Tips & Lifestyle

Like a knife through butter—Part 1

February 25, 2014
Like a knife through butter—Part 1

If you’re into cooking, you probably already know that many good knives are essential to any kitchen. But which one should you choose? Which material is the best? Is it really necessary to choose expensive ones? How do you recognize a good quality one?

Knives 101

First: Knife glossary! Just a few basics regarding the parts of a knife.

There is eight parts to a knife:

  1. The tip is the pointed end of the knife, at the opposite end of the handle.
  2. The blade is made of the spine (or back), which is the thicker side, and the cutting edge, which is the sharp side of the blade used to cut, chop and slice food. The cutting edge and the back are the two parts of the blade, which can be forged or stamped. The forged blade is made of hot steel pressed in a mold, hammered into shape, thus usually thicker with a bolster (but not always). Knives with a forged blade have a reputation of being of better quality and tend to be more expensive. Stamped blades are cut from a flat sheet of steel that is then ground and tempered before being polished and finally sharpened.
  3. The heel is the last one or two inches of the blade’s cutting edge at the opposite end of the tip.
  4. The bolster, or collar, or shank, is usually running from the spine to the cutting edge. It provides the knife with better control and balance.
  5. The handle holds the blade.
  6. The tang is the part of the blade that is sandwiched between the sides of the handle, and is riveted in place.
  7. The butt end is the opposite end to the tip.
  8. The rivets are used to assemble the tang and the handle.

There never was a knife made from dull steel

There are six materials used for blades: high-carbon steel, high carbon stainless steel, stainless steel, titanium, ceramic and plastic. They do not require the same maintenance, nor do they have the same use.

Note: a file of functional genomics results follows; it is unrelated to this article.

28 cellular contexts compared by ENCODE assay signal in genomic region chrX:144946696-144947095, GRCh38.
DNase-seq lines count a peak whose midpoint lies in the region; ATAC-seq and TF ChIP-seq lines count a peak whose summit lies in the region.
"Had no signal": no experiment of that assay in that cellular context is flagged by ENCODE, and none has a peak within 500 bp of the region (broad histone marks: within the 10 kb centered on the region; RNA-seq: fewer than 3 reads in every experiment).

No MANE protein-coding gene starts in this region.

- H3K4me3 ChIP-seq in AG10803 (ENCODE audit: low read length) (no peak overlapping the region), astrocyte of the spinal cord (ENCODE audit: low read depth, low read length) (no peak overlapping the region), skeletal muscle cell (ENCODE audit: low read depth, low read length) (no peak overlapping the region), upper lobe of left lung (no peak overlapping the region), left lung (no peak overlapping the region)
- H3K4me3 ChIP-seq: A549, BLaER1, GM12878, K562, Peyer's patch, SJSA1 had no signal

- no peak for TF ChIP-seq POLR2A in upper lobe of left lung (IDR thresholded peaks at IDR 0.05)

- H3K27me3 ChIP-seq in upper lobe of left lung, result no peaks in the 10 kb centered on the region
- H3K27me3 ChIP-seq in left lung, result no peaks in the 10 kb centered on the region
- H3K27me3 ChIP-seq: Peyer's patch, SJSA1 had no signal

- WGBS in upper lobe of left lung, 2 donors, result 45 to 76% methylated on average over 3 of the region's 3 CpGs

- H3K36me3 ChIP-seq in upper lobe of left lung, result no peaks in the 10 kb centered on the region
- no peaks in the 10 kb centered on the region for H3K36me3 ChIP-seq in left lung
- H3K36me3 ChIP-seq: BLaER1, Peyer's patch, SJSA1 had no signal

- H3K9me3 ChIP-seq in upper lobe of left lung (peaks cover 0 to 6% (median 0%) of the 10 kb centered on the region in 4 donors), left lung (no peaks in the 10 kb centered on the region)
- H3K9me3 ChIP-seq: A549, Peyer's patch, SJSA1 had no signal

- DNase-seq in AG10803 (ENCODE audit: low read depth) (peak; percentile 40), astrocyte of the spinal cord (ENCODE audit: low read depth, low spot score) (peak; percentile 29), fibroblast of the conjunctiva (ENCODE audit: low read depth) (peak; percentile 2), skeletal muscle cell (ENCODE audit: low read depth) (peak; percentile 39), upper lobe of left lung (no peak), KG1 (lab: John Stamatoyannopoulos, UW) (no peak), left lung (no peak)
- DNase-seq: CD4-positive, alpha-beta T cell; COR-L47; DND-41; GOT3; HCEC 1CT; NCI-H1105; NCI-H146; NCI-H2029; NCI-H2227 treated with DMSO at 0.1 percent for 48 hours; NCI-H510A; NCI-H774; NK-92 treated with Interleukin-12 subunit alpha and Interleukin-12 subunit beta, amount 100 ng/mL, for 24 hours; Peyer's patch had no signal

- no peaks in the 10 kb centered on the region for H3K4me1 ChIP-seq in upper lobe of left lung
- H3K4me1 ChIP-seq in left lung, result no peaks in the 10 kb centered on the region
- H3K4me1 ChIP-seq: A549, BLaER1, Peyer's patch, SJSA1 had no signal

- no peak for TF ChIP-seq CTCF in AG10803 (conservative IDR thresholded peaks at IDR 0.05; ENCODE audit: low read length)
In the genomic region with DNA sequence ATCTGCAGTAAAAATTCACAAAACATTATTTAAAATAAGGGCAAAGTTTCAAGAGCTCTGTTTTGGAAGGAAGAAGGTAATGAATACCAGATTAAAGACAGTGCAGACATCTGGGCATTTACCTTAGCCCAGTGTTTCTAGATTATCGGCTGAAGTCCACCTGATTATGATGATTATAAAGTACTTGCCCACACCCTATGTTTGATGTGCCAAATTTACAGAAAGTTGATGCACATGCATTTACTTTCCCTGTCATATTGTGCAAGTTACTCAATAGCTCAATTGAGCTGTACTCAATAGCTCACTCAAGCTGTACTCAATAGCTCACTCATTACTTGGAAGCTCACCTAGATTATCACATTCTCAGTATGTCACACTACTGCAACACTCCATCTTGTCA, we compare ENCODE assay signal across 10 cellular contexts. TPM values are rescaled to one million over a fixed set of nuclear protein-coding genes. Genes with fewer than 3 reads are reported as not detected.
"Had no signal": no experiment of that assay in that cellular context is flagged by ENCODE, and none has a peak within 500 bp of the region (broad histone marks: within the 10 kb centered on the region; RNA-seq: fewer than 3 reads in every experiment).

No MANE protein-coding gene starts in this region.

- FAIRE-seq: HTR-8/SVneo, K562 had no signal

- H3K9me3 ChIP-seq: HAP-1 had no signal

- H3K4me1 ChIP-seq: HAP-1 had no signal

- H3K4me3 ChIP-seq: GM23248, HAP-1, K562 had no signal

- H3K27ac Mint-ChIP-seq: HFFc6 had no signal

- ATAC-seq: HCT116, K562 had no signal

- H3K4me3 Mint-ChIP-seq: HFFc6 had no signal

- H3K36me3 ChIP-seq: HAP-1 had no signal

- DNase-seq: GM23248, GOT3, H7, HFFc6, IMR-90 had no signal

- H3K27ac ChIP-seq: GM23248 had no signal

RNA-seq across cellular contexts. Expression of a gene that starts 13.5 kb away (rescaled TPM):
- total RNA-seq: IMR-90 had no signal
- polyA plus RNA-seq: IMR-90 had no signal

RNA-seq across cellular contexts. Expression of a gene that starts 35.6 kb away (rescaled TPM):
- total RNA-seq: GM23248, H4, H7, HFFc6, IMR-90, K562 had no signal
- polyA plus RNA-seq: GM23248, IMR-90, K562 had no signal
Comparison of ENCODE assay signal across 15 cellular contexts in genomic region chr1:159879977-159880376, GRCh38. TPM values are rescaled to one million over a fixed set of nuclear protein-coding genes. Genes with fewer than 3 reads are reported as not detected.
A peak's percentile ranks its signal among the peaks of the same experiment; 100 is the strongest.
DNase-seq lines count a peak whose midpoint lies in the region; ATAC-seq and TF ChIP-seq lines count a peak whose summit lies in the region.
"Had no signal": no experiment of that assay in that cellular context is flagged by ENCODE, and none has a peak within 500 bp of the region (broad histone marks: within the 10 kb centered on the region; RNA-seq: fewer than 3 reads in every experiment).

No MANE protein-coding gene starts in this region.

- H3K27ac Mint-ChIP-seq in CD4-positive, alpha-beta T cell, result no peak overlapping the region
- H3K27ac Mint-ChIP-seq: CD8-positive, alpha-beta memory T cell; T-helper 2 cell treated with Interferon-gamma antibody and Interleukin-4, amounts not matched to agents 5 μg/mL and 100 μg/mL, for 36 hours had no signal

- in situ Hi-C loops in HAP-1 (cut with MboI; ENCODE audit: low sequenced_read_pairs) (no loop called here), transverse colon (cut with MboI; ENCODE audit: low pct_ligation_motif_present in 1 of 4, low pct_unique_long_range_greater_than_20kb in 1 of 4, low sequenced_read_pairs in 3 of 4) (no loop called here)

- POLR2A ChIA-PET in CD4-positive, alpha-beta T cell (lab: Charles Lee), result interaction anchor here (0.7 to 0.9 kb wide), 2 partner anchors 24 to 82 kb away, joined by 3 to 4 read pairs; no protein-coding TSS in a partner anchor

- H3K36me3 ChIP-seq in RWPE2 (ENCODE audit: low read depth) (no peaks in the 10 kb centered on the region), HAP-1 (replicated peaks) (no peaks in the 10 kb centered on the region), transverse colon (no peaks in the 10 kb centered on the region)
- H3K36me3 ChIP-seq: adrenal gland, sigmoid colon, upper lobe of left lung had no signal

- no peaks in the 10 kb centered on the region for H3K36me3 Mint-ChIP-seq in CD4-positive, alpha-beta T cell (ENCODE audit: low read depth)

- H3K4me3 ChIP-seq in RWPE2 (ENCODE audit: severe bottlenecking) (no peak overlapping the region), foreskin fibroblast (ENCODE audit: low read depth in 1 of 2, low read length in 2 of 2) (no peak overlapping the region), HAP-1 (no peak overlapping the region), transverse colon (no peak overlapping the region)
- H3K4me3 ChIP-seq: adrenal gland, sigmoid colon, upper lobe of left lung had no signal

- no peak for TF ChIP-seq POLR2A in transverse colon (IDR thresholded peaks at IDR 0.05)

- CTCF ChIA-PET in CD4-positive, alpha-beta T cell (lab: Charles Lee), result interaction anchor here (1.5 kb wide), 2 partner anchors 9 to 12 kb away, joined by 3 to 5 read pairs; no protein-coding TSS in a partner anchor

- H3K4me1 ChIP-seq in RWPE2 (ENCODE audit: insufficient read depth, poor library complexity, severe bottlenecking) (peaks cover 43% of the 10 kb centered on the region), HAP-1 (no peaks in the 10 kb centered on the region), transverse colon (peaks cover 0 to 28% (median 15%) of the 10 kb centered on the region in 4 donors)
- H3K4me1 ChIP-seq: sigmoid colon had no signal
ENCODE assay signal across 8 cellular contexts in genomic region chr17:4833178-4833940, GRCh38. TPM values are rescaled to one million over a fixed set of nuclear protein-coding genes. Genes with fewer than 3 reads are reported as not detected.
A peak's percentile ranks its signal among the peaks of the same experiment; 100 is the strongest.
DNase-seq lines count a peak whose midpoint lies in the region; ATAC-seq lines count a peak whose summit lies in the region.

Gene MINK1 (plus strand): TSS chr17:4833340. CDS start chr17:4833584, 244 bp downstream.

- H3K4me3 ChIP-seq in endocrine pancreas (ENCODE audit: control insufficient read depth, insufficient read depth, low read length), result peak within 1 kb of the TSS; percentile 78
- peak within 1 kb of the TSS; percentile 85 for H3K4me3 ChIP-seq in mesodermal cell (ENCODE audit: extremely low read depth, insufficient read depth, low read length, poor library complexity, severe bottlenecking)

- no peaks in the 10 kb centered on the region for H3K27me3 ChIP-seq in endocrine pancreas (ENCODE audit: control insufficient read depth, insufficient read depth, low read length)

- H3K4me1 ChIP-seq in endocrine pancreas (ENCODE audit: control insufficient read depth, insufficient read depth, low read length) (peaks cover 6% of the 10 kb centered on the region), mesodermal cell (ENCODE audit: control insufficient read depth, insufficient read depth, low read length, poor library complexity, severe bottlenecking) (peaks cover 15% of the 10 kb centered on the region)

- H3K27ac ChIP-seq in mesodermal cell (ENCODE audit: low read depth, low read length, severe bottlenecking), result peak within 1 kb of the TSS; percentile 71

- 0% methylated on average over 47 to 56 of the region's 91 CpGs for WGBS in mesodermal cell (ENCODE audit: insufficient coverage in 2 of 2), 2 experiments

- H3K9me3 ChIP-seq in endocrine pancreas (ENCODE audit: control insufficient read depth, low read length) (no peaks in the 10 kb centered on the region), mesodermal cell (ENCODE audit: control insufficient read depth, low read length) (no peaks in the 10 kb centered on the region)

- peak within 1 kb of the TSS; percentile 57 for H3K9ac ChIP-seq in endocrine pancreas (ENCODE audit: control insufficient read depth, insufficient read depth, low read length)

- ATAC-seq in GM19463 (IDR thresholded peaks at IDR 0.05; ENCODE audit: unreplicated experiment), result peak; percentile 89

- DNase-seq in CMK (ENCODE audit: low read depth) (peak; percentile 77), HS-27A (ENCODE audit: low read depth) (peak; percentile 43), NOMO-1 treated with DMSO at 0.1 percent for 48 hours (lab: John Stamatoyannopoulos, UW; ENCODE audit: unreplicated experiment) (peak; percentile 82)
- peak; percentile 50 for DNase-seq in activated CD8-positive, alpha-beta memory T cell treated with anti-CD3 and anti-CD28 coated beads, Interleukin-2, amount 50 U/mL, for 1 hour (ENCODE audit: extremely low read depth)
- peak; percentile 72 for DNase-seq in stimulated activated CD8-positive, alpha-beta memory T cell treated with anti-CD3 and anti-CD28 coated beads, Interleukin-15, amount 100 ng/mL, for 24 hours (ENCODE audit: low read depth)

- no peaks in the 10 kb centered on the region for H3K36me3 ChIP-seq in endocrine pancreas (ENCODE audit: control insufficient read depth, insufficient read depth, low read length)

The most popular material used for high quality kitchen knives is high-carbon stainless steel; it is a combination of the best qualities of stainless steel and high-carbon steel. High-carbon steel can be very sharp, tough and sharpens easily, but can break under stress. It will also discolor when put in contact with acid food. Stainless is very resistant to rusting or discoloring. When it comes to titanium, it is lighter than steel, corrosion and wear-resistant, easy to sharpen and holds its edge for longer than steel ones. The ceramic blades are the ones that hold their edge the longest, though they have to be sharpened by a professional with a diamond sharpener. As for plastic, they are meant to prevent food discoloring from the blade of a knife. Usually these require more force when used since they are not very sharp.

The sharper your knife, the easier your life!

Now that you know what good quality knives are made of, you want to make sure to have a good quality wooden cutting board to preserve the sharpness of its blade. Since it offers less resistance to the edge, wood is knife-edge friendly compared to plastic, metal or ceramic kitchen cutting boards. Have a look at our selection by clicking here.

Wood Cutting Boards, your homegrown source for cutting boards and natural wood products.

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